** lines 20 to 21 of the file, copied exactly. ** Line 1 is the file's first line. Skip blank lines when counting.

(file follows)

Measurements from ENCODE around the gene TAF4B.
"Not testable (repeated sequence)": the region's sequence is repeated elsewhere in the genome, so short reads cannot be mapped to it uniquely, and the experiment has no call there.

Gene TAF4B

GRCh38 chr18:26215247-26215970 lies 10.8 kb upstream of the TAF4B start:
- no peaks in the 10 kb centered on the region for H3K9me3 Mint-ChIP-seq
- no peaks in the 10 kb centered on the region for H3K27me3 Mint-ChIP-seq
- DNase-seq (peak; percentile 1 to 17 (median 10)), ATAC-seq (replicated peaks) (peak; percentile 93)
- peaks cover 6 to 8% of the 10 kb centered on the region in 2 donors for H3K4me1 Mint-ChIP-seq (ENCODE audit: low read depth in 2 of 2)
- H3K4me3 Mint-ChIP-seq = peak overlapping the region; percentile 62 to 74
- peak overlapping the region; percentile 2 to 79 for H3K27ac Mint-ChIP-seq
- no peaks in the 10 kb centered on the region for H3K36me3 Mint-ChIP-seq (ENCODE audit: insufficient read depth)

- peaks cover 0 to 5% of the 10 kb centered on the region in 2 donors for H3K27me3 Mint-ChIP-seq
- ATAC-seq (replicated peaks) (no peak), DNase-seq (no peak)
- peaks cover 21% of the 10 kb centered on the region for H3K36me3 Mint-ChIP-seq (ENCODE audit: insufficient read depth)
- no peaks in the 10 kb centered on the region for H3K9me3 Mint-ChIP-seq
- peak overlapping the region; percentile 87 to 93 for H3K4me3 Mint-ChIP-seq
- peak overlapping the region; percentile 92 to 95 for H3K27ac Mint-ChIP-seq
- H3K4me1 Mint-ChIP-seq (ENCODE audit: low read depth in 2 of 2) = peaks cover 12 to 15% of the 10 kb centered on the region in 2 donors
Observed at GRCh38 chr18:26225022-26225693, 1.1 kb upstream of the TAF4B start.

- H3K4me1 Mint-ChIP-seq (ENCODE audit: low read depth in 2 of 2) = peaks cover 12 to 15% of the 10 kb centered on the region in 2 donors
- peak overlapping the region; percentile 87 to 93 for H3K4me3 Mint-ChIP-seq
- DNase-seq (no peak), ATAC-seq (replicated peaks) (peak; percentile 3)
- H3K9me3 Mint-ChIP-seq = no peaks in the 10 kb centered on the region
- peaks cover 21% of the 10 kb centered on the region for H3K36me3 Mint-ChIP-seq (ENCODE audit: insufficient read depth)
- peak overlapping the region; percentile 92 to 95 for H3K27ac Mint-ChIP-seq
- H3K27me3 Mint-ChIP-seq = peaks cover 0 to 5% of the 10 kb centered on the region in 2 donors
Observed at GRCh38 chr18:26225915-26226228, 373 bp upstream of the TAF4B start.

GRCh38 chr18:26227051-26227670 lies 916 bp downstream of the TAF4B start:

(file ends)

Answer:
- H3K4me1 Mint-ChIP-seq (ENCODE audit: low read depth in 2 of 2) = peaks cover 12 to 15% of the 10 kb centered on the region in 2 donors
- peak overlapping the region; percentile 87 to 93 for H3K4me3 Mint-ChIP-seq